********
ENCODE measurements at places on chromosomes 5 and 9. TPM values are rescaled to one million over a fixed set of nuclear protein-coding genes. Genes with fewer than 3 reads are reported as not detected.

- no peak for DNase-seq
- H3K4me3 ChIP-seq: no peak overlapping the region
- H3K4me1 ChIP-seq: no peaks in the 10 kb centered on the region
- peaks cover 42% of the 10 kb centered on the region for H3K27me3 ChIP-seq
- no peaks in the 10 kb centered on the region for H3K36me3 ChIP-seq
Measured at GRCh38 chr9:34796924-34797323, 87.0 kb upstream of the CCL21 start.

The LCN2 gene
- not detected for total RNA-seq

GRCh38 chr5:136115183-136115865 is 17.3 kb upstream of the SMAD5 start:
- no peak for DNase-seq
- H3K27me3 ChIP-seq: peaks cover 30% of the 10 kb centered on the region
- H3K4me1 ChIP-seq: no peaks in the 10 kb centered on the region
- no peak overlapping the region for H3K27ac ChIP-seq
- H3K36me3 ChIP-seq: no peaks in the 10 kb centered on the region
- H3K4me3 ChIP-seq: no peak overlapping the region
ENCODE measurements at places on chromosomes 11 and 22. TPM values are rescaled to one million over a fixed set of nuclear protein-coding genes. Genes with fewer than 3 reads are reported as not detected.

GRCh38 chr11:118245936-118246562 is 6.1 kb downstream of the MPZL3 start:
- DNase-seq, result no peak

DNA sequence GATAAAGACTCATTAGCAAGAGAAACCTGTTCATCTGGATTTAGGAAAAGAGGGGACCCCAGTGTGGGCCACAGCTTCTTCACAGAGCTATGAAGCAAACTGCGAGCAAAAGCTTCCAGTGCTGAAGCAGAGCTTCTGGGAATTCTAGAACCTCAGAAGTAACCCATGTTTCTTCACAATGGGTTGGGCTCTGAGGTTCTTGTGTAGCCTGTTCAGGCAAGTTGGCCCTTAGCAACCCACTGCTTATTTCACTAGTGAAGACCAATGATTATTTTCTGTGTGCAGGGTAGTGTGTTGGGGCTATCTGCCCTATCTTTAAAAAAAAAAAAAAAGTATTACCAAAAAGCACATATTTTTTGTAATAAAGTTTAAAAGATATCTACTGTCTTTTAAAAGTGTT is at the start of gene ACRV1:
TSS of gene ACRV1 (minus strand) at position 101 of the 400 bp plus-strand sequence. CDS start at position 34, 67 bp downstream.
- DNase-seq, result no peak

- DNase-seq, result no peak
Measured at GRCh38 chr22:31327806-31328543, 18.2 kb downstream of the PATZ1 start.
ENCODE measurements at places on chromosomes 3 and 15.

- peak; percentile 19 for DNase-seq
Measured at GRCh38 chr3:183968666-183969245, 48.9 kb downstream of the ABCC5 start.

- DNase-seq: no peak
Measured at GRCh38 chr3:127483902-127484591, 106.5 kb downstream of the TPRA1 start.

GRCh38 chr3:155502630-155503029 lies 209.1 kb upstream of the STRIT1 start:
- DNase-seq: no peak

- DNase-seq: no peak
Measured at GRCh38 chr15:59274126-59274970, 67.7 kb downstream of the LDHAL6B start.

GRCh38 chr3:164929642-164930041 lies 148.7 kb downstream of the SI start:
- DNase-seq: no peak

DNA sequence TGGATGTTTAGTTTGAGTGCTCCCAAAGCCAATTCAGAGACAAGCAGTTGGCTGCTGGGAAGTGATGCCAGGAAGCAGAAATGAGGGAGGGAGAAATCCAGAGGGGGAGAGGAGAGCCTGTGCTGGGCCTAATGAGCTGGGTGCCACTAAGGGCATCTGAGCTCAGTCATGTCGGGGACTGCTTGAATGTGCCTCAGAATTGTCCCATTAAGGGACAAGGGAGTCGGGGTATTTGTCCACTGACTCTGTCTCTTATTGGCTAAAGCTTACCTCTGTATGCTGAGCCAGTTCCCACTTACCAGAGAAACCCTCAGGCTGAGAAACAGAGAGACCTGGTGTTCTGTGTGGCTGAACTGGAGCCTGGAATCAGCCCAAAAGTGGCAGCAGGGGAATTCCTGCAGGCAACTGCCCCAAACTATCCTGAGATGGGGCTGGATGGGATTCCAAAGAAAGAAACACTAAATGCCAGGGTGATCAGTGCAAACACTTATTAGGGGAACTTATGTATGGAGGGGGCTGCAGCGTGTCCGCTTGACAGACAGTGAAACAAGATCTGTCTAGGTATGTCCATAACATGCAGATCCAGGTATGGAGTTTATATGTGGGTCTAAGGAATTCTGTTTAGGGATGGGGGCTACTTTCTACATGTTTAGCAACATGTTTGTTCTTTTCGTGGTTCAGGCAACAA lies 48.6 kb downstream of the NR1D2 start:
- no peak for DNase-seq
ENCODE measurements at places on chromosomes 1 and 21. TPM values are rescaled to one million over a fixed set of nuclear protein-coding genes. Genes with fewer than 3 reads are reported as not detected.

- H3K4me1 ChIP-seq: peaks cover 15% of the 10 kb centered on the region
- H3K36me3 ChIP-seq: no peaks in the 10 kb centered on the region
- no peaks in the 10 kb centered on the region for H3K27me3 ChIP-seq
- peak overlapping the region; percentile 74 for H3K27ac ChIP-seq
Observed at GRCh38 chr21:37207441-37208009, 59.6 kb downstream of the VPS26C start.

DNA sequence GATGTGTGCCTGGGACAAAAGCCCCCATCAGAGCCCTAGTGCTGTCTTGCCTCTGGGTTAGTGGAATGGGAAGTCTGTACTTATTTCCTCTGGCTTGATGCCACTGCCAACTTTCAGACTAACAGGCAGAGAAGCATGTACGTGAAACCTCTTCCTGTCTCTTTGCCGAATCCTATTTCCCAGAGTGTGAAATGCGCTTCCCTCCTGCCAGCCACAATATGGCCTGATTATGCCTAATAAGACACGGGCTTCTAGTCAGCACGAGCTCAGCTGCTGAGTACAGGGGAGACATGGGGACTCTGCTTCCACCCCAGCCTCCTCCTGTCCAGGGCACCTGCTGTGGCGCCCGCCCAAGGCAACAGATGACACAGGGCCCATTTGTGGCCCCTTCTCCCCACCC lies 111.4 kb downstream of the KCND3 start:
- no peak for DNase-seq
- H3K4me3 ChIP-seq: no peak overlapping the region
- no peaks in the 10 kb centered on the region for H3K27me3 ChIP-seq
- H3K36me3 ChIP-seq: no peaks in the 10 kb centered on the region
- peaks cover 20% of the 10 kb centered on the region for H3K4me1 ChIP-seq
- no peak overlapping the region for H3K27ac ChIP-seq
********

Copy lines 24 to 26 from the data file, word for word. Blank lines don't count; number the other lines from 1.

Measured at GRCh38 chr22:31327806-31328543, 18.2 kb downstream of the PATZ1 start.
ENCODE measurements at places on chromosomes 3 and 15.

- peak; percentile 19 for DNase-seq